The purposes of this study were (a) to describe the implementation of a poverty simulation, (b) to evaluate its use on nursing students' attitudes about poverty, and (c) to offer lessons learned.Design and Sample
Using a mixed-method design, a convenience sample of senior undergraduate nursing students (n = 43) from a public university in a mid-Atlantic state participated in a poverty simulation experience. Students assumed the roles of real-life families and were given limited amounts of resources to survive in a simulated community. This simulation took place during a community health practicum clinical day.Measures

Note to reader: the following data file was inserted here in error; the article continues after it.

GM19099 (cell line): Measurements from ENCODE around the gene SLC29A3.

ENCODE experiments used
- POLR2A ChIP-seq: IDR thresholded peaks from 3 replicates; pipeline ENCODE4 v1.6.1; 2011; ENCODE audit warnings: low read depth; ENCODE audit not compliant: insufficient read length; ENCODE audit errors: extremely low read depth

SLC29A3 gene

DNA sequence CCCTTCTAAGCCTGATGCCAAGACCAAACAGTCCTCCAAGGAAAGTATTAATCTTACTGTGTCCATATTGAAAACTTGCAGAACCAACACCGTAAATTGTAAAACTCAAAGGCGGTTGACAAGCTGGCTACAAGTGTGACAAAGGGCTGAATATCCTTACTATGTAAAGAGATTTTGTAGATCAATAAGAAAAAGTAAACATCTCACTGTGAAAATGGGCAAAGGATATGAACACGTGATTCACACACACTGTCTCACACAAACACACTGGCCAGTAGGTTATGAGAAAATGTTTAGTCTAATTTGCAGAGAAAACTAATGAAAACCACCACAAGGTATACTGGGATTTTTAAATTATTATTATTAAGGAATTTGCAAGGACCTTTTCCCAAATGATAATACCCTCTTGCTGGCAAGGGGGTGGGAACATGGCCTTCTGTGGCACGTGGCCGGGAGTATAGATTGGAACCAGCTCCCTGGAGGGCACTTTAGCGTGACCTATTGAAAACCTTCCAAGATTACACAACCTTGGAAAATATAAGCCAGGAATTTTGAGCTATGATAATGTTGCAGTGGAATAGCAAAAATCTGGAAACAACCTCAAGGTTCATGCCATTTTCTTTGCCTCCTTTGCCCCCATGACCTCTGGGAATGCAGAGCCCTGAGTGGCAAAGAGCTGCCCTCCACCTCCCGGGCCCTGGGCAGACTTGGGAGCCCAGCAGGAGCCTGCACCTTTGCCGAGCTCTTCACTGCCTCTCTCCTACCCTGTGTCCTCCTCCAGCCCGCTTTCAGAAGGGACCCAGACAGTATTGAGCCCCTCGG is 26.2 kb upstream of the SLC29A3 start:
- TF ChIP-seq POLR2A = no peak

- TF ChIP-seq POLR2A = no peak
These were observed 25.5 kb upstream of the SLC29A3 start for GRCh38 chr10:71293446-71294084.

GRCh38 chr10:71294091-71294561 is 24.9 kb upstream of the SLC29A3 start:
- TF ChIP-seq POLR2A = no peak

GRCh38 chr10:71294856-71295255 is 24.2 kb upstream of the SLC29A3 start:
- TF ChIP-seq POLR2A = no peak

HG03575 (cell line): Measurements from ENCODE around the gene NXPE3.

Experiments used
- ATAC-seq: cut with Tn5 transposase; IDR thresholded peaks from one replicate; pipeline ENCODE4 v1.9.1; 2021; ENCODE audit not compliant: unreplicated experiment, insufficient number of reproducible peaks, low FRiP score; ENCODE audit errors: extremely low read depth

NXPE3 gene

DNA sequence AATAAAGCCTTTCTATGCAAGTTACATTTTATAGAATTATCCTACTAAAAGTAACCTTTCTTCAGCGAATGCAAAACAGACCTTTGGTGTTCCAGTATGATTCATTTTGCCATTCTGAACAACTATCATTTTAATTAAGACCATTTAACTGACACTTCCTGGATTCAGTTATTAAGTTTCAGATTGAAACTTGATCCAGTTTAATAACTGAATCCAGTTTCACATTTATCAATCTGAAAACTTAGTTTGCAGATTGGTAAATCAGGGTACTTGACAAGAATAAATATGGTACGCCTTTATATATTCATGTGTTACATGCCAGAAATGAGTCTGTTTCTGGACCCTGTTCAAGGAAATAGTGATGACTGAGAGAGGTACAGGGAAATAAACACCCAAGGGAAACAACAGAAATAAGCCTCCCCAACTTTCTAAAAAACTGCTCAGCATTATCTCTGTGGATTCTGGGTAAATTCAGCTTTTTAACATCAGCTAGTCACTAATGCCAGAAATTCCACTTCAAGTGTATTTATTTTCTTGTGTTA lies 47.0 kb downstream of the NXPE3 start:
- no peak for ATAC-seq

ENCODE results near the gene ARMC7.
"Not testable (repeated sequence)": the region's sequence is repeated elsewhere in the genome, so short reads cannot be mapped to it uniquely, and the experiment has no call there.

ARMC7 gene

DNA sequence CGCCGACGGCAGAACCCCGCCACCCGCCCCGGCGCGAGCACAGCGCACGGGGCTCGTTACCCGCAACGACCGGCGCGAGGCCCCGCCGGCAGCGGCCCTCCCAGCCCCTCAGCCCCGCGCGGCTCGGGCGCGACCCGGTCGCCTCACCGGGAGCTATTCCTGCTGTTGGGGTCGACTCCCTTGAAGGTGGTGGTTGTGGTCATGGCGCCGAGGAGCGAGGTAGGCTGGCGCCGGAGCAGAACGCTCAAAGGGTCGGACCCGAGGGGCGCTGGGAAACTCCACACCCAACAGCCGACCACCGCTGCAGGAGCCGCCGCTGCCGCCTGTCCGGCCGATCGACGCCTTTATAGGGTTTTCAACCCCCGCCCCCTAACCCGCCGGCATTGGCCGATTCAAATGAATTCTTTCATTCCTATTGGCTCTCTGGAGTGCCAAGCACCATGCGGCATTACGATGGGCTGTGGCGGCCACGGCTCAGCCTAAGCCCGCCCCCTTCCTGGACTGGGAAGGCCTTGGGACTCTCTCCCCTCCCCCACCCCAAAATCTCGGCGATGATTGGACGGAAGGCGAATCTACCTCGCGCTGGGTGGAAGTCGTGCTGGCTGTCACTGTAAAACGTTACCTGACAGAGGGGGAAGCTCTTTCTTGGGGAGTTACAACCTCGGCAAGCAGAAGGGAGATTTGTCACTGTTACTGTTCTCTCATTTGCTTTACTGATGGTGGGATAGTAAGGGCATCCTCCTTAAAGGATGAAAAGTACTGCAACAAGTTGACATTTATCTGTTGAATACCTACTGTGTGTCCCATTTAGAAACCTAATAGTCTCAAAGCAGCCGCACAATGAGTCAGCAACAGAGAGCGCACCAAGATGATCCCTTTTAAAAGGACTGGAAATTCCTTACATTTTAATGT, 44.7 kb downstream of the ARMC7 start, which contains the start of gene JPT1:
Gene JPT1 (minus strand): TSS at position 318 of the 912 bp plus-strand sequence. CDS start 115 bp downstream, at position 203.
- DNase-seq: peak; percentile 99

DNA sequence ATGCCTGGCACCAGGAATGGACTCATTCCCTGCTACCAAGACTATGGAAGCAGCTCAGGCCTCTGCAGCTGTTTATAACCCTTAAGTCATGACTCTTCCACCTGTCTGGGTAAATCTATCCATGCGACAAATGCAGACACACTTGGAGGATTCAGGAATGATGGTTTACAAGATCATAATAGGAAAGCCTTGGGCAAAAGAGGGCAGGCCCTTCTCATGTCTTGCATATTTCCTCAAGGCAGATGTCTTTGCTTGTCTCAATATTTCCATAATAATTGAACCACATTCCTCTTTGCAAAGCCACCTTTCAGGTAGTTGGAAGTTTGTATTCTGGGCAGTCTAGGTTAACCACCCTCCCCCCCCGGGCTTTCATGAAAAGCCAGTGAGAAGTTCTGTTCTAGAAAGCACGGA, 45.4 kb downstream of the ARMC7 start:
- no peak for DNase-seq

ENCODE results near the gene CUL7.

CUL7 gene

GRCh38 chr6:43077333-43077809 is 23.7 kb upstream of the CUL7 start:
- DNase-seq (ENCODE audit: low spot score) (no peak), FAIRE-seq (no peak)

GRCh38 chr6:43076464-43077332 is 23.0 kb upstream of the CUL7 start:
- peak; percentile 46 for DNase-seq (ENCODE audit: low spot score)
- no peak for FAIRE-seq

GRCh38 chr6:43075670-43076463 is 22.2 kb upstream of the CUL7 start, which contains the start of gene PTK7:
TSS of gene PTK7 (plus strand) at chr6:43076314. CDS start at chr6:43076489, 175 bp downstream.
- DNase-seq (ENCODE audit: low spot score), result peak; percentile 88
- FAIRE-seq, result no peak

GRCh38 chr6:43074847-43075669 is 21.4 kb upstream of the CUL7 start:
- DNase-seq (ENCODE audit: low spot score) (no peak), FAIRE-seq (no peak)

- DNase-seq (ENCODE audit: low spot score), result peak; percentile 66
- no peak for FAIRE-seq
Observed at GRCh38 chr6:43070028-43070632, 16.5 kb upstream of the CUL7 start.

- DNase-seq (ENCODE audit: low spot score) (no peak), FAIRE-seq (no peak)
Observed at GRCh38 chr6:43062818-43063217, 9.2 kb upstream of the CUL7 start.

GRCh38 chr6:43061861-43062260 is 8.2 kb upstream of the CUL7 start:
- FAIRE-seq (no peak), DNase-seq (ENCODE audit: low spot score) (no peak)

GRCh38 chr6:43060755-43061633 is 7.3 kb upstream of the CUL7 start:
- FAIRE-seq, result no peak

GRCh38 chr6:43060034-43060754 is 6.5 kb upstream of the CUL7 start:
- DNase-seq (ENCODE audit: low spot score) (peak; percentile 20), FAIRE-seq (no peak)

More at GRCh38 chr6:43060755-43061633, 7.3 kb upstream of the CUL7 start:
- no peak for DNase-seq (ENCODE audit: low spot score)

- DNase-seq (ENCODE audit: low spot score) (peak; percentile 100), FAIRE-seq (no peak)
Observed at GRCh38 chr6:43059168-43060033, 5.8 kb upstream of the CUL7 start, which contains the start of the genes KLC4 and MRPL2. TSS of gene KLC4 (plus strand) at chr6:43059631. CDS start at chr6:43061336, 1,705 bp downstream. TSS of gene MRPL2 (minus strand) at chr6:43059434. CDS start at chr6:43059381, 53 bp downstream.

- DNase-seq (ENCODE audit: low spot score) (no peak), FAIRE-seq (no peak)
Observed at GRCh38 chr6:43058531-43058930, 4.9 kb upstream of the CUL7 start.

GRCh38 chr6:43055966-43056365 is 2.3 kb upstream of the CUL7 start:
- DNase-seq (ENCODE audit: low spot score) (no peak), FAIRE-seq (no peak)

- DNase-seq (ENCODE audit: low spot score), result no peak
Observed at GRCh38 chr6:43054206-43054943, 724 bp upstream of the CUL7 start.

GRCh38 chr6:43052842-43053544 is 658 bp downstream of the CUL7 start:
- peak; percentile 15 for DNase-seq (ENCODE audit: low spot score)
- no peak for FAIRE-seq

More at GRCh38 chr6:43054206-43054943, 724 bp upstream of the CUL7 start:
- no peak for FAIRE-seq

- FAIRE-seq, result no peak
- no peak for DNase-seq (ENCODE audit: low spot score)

The short form of Attitudes about Poverty and Poor Populations Scale (APPPS) was adapted for this evaluation. This 21-item scale includes factors of personal deficiency, stigma, and structural perspective, which measures a range of diverse attitudes toward poverty and poor people.Results
The results of this evaluation demonstrated that nursing students viewed the poverty simulation as an effective teaching strategy and actively participated. In particular, nursing students' scores on the factor of stigma of poverty demonstrated statistically significant changes.Conclusion
With proper planning, organization, and reflection, a poverty simulation experience can be a positive impetus for lifelong learning and civic engagement.